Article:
Ruby on Rails - Scaffolding


While you're developing Rails applications, especially those which are mainly providing you with a simple interface to data in a database, it can often be useful to use the scaffold method.

Scaffolding provides more than cheap demo thrills. Here are some benefits:

  • You can quickly get code in front of your users for feedback.
  • You are motivated by faster success.
  • You can learn how Rails works by looking at the generated code.
  • You can use scaffolding as a foundation to jump start your development.

Scaffolding Example

To understand scaffolding, let's create a database called cookbook and a table called recipes.

Creating an Empty Rails Web Application

Open a command window and navigate to where you want to create this cookbook web application. We have used c:\ruby. So, run the following command to create a complete directory structure.

C:\ruby> rails new cookbook

Setting Up the Database

Here is the way to create a database:

mysql> create database cookbook;
Query OK, 1 row affected (0.01 sec)

mysql> grant all privileges on cookbook.*
to 'root'@'localhost' identified by 'password';
Query OK, 0 rows affected (0.00 sec)

Query OK, 0 rows affected (0.00 sec)

To instruct Rails how to find the database, edit the configuration file c:\ruby\cookbook\config\database.yml and change the database name to cookbook. Leave the password empty. When you finish, it should look as follows:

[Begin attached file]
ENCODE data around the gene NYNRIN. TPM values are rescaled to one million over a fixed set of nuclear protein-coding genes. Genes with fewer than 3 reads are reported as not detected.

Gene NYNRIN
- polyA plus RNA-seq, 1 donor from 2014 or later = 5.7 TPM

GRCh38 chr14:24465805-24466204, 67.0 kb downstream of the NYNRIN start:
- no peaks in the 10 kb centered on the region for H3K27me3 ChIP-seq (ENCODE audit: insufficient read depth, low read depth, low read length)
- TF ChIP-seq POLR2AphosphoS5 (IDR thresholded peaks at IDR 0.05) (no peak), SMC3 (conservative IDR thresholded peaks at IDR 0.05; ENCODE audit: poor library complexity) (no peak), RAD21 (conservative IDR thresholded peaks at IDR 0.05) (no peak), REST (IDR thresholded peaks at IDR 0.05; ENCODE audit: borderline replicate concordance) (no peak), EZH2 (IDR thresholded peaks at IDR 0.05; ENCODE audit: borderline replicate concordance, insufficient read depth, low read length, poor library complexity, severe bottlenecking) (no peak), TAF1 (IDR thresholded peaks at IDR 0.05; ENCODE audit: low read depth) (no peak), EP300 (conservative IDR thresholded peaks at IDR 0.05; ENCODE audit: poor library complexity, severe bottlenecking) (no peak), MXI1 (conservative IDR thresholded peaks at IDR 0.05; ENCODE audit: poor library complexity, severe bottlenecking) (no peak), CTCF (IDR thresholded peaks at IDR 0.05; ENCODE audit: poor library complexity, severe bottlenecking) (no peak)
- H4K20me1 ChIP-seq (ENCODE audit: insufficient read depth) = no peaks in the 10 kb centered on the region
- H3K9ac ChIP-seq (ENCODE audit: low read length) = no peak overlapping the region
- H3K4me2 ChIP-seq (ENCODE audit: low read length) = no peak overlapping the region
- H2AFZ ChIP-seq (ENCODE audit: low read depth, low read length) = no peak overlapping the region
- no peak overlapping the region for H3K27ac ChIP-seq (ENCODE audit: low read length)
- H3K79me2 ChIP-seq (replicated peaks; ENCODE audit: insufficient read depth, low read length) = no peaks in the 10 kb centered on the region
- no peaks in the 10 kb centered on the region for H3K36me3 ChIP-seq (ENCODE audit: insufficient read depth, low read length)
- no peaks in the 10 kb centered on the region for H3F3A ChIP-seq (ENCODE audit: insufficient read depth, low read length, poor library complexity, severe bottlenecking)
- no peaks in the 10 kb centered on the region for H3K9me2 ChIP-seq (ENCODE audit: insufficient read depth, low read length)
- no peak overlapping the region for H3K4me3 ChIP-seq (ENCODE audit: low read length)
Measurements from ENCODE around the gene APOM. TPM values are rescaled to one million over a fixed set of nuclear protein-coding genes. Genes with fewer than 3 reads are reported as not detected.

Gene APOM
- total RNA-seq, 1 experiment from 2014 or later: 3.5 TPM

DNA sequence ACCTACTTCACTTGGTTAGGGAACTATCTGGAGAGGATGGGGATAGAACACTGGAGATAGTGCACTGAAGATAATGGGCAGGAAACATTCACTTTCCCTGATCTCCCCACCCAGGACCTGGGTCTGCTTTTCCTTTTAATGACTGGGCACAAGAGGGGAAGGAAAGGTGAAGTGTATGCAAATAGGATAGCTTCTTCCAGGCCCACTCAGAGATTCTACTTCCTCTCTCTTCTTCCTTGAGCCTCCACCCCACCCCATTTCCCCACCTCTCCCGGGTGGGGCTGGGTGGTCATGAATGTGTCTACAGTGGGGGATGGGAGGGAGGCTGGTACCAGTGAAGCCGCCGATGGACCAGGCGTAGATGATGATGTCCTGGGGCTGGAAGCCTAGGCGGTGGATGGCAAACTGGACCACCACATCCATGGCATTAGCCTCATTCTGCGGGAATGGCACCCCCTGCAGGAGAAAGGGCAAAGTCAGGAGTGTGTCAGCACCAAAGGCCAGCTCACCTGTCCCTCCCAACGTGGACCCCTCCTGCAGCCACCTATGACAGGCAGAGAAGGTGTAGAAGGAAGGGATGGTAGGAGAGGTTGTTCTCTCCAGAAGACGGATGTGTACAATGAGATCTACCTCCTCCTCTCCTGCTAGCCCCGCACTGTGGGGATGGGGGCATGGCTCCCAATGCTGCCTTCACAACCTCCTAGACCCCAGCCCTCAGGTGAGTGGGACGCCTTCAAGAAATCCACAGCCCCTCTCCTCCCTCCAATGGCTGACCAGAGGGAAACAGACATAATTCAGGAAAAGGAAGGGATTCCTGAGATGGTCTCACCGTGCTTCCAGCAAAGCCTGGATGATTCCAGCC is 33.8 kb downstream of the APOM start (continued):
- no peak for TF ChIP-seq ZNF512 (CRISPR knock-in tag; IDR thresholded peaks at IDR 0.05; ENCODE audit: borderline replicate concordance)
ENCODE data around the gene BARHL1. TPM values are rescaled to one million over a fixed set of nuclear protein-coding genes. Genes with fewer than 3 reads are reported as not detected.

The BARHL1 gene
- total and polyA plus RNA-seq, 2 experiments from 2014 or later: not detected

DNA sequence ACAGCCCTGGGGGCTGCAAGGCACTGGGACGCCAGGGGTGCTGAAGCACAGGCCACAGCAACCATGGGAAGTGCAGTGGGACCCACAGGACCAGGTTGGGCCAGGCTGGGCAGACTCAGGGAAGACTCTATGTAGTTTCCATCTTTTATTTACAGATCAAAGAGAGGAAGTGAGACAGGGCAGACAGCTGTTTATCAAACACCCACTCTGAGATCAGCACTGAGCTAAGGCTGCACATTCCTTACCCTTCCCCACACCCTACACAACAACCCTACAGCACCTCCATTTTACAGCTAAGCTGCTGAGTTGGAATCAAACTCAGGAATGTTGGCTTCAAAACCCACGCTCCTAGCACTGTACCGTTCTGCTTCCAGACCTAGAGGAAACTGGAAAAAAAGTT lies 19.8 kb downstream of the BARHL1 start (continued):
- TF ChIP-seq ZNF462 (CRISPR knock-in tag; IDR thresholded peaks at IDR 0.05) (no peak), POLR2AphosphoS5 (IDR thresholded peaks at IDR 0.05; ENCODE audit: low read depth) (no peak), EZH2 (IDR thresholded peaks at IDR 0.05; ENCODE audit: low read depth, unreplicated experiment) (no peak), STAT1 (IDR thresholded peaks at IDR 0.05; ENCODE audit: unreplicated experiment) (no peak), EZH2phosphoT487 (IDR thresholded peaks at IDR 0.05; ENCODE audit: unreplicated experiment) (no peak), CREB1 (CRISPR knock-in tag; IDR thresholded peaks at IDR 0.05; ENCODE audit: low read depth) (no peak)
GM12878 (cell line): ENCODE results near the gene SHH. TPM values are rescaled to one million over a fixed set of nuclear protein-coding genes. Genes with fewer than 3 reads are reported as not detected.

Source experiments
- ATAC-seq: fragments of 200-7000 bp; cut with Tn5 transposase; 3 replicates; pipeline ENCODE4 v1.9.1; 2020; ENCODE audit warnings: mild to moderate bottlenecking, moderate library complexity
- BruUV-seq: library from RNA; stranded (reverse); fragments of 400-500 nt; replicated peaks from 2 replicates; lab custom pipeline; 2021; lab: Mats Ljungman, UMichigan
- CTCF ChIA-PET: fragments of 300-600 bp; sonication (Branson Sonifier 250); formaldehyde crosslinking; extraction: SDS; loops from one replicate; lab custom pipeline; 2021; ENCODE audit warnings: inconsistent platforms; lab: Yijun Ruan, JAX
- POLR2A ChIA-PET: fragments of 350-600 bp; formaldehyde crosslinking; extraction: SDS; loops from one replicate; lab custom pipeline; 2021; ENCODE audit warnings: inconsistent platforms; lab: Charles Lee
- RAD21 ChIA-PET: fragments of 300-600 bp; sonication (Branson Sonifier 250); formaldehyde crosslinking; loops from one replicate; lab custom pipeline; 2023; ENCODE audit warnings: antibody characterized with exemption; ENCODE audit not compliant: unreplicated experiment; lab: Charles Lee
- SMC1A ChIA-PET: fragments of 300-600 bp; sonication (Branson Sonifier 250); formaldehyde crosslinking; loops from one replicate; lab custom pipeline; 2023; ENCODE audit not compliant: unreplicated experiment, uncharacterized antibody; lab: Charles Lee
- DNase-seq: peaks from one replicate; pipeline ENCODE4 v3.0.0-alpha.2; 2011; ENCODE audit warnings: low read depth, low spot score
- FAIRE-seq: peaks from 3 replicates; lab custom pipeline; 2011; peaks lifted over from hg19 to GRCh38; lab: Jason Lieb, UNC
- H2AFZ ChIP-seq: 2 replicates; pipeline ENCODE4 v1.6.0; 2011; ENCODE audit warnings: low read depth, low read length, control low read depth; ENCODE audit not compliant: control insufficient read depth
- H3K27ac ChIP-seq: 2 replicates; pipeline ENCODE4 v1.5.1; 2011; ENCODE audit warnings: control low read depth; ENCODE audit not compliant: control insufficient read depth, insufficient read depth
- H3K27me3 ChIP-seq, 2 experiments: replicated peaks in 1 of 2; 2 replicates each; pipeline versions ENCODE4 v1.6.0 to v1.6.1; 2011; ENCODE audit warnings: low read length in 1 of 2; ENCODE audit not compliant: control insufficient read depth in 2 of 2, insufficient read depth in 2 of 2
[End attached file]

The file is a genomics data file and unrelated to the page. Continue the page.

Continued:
adapter: mysql
   database: cookbook
   username: root
   password: [password]
   host: localhost
   adapter: mysql
   database: cookbook
   username: root
   password: [password]
   host: localhost
   adapter: mysql
   database: cookbook
   username: root
   password: [password]
   host: localhost

Rails lets you run in the development mode, test mode, or production mode, using different databases. This application uses the same database for each.

The Generated Scaffold Code

With the scaffold action, Rails generates all the code it needs dynamically. By running scaffold as a script, we can get all the code written to disk, where we can investigate it and then start tailoring it to our requirements.

So now, let's start once again to generate Scaffold code manually by using the scaffold helper script:

C:\ruby\cookbook> rails generate scaffold recipe

It generates auto files as shown below

The Controller

Let's look at the code behind the controller. This code is generated by the scaffold generator. If you open app/controllers/recipes_controller.rb, then you will find something as follows:

class RecipesController < ApplicationController
  before_action :set_recipe, only: [:show, :edit, :update, :destroy]

  # GET /recipes
  # GET /recipes.json
  def index
    @recipes = Recipe.all

  # GET /recipes/1
  # GET /recipes/1.json
  def show

  # GET /recipes/new
  def new
    @recipe =

  # GET /recipes/1/edit
  def edit

  # POST /recipes
  # POST /recipes.json
  def create
    @recipe =

    respond_to do |format|
        format.html { redirect_to @recipe, notice: 'Recipe was successfully created.' }
        format.json { render :show, status: :created, location: @recipe }
        format.html { render :new }
        format.json { render json: @recipe.errors, status: :unprocessable_entity }

  # PATCH/PUT /recipes/1
  # PATCH/PUT /recipes/1.json
  def update
    respond_to do |format|
      if @recipe.update(recipe_params)
        format.html { redirect_to @recipe, notice: 'Recipe was successfully updated.' }
        format.json { render :show, status: :ok, location: @recipe }
        format.html { render :edit }
        format.json { render json: @recipe.errors, status: :unprocessable_entity }

  # DELETE /recipes/1
  # DELETE /recipes/1.json
  def destroy
    respond_to do |format|